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"I keep wanting to like it's sound, but every demo seems to demonstrate that it has the earth-shaking punch and peerless sonics of the Roland Gaia. " - Tusker

http://www.hotrodmotm.com

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Indeed, this is the biggest reason we stopped using amps. Too loud on stage, and many of our gigs are lower volume.

 

The other nice thing about going direct is less to shlep :) The "cost" of course is more reliance on having a great monitor mix and good gain structure especially if, like me, you get 100% of your monitoring back from FOH. Having a digital mixer where each person can tweak their monitor mix via phone or tablet helps a LOT.

 

When we have a gig where we aren't running sound, we do tend to use amps and I bring a powered speaker as an "amp" just in case, and I don't try to use my in-ears typically. Happily those tend to be outdoors where sound isn't bouncing around.

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I'm not adding much new but yeah no sound guy is hard. I've been using IEMs for 18 months now but that relies on our sound guy providing me a good mix (I actually do like a bit of everything, not just vocals and keys) and I also have a direct feed of my keys that I can mix in at my end. Agree with the others: use your monitors for keys and go from there....
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First, I am not sure if your band is too loud but that is usually the case.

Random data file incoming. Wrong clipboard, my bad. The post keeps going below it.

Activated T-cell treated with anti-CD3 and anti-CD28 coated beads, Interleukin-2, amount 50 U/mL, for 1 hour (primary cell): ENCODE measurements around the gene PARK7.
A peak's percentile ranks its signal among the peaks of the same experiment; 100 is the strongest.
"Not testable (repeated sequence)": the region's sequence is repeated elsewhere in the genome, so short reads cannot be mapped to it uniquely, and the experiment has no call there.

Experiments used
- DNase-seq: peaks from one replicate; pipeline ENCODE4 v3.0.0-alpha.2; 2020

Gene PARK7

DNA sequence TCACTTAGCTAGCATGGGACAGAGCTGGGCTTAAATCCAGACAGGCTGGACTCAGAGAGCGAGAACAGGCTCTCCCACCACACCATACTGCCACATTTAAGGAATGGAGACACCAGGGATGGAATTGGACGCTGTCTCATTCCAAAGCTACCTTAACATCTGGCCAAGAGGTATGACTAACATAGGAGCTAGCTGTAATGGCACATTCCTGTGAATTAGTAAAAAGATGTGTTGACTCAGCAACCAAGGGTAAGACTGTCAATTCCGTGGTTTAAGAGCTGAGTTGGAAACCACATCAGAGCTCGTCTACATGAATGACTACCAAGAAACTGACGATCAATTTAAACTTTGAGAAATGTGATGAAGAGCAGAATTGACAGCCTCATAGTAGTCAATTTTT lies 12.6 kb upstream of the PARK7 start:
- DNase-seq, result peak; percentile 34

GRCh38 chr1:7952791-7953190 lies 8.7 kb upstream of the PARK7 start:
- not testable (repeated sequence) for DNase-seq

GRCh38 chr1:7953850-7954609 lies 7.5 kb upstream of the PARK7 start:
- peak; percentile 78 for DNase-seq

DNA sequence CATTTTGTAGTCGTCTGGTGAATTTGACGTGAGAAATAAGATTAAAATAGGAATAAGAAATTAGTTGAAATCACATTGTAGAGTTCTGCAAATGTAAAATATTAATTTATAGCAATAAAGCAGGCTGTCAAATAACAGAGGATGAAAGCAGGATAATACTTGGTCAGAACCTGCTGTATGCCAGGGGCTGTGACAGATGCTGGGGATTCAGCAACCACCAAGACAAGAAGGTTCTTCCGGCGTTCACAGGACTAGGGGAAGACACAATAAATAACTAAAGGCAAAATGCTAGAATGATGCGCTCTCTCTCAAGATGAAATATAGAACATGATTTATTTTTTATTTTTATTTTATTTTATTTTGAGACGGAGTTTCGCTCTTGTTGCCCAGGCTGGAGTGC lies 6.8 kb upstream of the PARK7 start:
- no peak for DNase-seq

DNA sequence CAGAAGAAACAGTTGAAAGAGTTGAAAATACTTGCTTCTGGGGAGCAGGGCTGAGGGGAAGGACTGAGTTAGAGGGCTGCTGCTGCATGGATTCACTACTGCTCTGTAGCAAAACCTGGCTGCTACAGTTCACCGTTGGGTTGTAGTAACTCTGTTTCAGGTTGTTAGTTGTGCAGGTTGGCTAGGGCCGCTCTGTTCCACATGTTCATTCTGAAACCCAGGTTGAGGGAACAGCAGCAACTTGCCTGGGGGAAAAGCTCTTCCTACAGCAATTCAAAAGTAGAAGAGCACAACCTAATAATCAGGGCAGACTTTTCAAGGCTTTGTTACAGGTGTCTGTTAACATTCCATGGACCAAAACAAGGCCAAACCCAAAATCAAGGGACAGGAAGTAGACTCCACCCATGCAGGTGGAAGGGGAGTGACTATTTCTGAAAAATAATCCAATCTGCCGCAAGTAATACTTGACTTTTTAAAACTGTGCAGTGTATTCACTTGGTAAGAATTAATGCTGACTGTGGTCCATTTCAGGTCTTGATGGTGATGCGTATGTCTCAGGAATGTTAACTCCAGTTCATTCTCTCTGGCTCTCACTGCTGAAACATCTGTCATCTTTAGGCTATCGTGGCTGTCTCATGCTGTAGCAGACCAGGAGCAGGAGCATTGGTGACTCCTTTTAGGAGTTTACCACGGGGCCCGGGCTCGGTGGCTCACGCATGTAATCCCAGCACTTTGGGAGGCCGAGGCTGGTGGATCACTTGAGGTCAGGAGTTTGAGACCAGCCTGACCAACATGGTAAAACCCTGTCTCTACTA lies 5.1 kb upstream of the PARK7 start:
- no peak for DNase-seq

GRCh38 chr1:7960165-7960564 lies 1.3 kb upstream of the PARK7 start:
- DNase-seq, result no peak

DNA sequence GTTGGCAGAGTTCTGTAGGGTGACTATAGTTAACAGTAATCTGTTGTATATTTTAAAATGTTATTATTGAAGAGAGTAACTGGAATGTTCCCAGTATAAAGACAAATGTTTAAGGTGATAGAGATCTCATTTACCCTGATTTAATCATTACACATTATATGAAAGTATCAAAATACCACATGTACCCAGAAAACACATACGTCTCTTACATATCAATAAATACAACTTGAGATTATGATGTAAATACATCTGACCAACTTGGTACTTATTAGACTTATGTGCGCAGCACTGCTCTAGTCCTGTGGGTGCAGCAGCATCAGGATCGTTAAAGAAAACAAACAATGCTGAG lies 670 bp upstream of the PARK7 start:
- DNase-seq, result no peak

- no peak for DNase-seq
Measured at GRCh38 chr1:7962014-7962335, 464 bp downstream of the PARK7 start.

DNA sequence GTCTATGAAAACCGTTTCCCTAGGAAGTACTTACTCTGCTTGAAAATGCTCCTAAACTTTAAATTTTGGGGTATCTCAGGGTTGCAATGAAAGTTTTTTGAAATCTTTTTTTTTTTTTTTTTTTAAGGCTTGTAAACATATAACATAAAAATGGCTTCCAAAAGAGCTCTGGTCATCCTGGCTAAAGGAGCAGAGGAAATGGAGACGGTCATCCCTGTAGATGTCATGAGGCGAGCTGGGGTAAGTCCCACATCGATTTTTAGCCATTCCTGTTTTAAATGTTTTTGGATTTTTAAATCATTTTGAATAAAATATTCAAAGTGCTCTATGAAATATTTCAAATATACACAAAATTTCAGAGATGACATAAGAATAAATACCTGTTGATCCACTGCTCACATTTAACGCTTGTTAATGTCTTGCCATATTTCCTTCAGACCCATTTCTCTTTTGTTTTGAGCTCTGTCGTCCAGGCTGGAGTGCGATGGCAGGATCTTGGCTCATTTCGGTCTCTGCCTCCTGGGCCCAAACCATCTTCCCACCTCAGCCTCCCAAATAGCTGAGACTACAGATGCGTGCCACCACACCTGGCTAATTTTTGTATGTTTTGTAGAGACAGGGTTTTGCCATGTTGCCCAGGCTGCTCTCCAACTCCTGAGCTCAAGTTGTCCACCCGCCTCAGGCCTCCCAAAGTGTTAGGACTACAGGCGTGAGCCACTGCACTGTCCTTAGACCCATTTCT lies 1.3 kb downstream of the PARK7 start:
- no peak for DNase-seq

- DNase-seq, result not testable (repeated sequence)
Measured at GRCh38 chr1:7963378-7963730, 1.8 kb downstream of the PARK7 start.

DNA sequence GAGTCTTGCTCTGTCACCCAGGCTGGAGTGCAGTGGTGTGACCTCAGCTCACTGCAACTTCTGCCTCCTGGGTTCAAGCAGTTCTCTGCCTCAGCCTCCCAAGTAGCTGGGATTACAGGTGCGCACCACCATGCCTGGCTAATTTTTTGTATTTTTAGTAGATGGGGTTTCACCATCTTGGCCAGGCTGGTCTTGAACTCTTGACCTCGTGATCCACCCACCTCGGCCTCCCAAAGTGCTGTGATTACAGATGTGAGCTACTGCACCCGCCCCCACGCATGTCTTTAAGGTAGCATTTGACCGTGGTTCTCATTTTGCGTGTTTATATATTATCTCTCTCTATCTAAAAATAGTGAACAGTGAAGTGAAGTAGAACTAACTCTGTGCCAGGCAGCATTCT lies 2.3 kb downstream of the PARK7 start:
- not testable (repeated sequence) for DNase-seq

As often as not, I've found it is the drummer that drives the volume up first. From there, it is a race to the bottom.

The other thing I hear often (including the thousands of gigs I've played) is everybody taking up way too much space in the arrangement.

 

With 2 guitars, keys, bass and drums, all of you should barely be playing. Crisp appropriate arrangements require everybody setting egos aside and experience (recording helps, so does listening to successful recordings).

Most gig bands end up having everybody flatlining the songs all the way through and nobody leaving any air. So nothing breathes and no mix will ever sound good. It is very difficult to hear oneself in a throbbing pool of clutter.

 

Personally, I dislike monitors aiming at my head. I keep my volume low, try to play sparingly and encourage others to consider that path. We are lucky in that our drummer listens to our sound as a whole, keeps his volume down and his parts simple.

The bassist is good at lower volume but needs to forget about Geddy Lee. Our lead singer strums a solid acoustic guitar part but he likes it too loud and too busy - used to playing lots of solo gigs. He is also an excellent soundman, we get a good sound overall out front.